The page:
The problems started shortly after we moved into the house. Most of our neighbors were friendly, but there was one man who clearly wanted us out. Our house was much nicer than his; he hated that. We were well respected in the neighborhood; he hated that. I wasn’t “white”; he hated that. And my wife was a Northerner – a smart, well-educated, well-traveled woman. I think he hated that most of all.

He began to harass us, and said he “knew people” in the municipal government. We didn’t move out. He got some of his neighbors to harass us. We didn’t move out. He got control of the homeowners’ association, and harassed us through it. We didn’t move out. This went on for ten years.

One day, I was stopped by the Jacksonville police. They said my driver’s license had been suspended. I went to court, the judge ruled it a mistake, and I started driving again. Only to be stopped again – my license had been re-suspended less than 24 hours after the judge had cleared it. The cycle repeated itself again and again, and I finally started keeping a copy of the judge’s ruling in my glove compartment. Note that the government never informed me that my license had been suspended – I would only find out when stopped by the cops.

As the years had passed Jacksonville had become less and less like the wild, wild West, and the Jacksonville police, when they stopped me, were always very respectful. They believed my story (with or without the copy of the judge’s ruling) and always let me go, with the promise that I would fix my license.

The neighbor was finally caught embezzling $10,000 from the homeowners’ association, and once word got around the neighborhood (and his wife left him), he stopped bothering us. We breathed a sigh of relief, and began to relax. We didn’t know that Lang’s license had been suspended again, probably months before.

Enter the Jacksonville Beach police. Jax Beach is a very “white”, very expensive ocean-front community. We went there often because it was… nice. In town we were always well dressed, wallets out. No problems.

We used to go to the beach in the evenings – the ocean would put back what the workday had drained from us. We’d hike several miles, swim in the surf, and get back into our car looking rather scruffy. We always went straight home.

One evening we were stopped at a red light a few blocks from the beach, and were motioned to turn into a parking lot by a couple of patrolmen. We asked what the problem was. They said my wife had not been wearing her seat belt. Of course, she had been. And the next forty minutes were pure hell.

I will tell this part of my story quickly. These cops obviously didn’t like anyone who wasn’t “white”. And having my wife in the car did me no good – she’s part Native American. The officers ran my license, and it came back suspended. My wife told them that she could explain more quickly than I could what the problem was (we were in her car, so didn’t have the judge’s ruling in the glove compartment). They told her she couldn’t speak, made her face forward so she couldn’t see what was happening to me, and made me get out of the car. At which point one of the officers put his hand on his gun. They kept us there for forty minutes, and then let us go. They seemed to think it fun to play around with us. We were terrified.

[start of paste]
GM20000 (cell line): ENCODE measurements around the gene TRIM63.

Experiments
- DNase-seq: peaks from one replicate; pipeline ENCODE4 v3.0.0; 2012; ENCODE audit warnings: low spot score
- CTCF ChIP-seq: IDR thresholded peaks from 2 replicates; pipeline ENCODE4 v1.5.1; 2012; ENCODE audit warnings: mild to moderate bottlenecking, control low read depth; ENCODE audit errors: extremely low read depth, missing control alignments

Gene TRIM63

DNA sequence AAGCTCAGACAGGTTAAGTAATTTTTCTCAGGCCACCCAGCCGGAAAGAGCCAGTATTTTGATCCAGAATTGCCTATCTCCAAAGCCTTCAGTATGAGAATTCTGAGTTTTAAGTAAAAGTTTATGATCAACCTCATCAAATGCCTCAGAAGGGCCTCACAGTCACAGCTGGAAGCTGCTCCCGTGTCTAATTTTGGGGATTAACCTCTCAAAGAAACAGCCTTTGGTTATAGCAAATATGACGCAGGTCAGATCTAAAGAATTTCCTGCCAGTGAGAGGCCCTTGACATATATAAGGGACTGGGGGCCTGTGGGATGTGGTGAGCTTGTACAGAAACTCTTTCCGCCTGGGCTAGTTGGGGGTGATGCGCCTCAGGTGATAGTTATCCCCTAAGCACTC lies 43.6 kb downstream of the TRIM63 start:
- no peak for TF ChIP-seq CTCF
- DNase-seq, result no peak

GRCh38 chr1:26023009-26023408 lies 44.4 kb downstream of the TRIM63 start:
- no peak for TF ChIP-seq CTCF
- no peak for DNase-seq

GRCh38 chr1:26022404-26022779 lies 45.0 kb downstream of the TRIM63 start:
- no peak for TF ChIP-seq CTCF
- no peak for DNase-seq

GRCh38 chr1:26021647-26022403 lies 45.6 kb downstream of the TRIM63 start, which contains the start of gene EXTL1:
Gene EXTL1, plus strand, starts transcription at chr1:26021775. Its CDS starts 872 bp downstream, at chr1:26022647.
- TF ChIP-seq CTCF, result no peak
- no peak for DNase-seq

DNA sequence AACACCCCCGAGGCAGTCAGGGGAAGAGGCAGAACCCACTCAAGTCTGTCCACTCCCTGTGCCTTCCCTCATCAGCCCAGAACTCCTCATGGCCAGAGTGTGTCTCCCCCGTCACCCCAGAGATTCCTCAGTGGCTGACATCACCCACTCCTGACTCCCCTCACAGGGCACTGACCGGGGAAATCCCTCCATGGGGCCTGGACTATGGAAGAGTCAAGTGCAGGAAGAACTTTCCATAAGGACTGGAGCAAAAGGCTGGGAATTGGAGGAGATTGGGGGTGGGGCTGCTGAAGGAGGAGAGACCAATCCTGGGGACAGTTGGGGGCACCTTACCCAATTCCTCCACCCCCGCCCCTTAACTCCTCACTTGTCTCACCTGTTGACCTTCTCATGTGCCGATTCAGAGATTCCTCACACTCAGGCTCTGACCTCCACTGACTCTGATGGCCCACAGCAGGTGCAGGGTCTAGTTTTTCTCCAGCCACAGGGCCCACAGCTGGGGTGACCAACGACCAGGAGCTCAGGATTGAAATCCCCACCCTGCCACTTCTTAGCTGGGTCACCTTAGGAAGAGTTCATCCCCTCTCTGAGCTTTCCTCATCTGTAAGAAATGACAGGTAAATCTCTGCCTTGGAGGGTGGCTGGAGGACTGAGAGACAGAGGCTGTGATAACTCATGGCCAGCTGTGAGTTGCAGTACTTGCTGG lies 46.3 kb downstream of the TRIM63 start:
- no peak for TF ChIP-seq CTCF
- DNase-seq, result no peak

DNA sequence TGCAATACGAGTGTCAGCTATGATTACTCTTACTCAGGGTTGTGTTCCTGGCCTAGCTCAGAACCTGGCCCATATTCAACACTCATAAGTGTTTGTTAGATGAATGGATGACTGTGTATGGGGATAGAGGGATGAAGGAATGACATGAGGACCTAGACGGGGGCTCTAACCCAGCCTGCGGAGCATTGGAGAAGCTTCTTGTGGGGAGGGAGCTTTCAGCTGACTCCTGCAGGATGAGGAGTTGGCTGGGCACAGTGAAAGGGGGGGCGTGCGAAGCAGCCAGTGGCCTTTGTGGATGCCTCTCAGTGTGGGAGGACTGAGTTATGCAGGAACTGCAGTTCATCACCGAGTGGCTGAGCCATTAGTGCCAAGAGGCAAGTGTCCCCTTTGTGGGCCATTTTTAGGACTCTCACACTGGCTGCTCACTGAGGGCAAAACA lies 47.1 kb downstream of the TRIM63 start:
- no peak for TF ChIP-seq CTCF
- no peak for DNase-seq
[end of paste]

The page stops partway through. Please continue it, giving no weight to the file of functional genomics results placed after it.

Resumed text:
We went home that night and agreed that if we didn’t move out of the South, we were going to be shot. I put in for a transfer, and waited… About two months later, Trevon Martin was killed. And a few months after that, another black man was killed because a “white” man didn’t like his music.

My transfer came through, and suddenly, I was a refugee again. But this time, so was my American wife! We lost our beautiful home – we had to short-sell it. We had to leave our friends. We moved three thousand miles away, to California. And those freeways? I had to learn to drive all over again!

But I’m like a cat who’s dropped upside down, and whips around to land on its feet. Our biggest problem with Jacksonville had been the lack of educational facilities; now we had access to world-class universities, and the first thing my wife did was go back to school to learn Khmer. Her son was now just an hour’s drive away. As soon as our credit cleared we got a smart little condo on the water – with a boat slip for our kayaks. A milder climate, better restaurants, more hiking trails and larger parks, the Napa wine country… and the museums. America isn’t heaven, but it’s not exactly hell.

And those two cops? Undoubtedly, still stuck in Florida. On policemen’s salaries, in a community where everyone else is rich. With no concept of the karma they made in 2011. And continue to make every day, as they prowl around looking for people who aren’t “white”.

Isn’t this the author?  If so, shouldn’t it be “my license” or is the use of the third person to refer to himself for effect?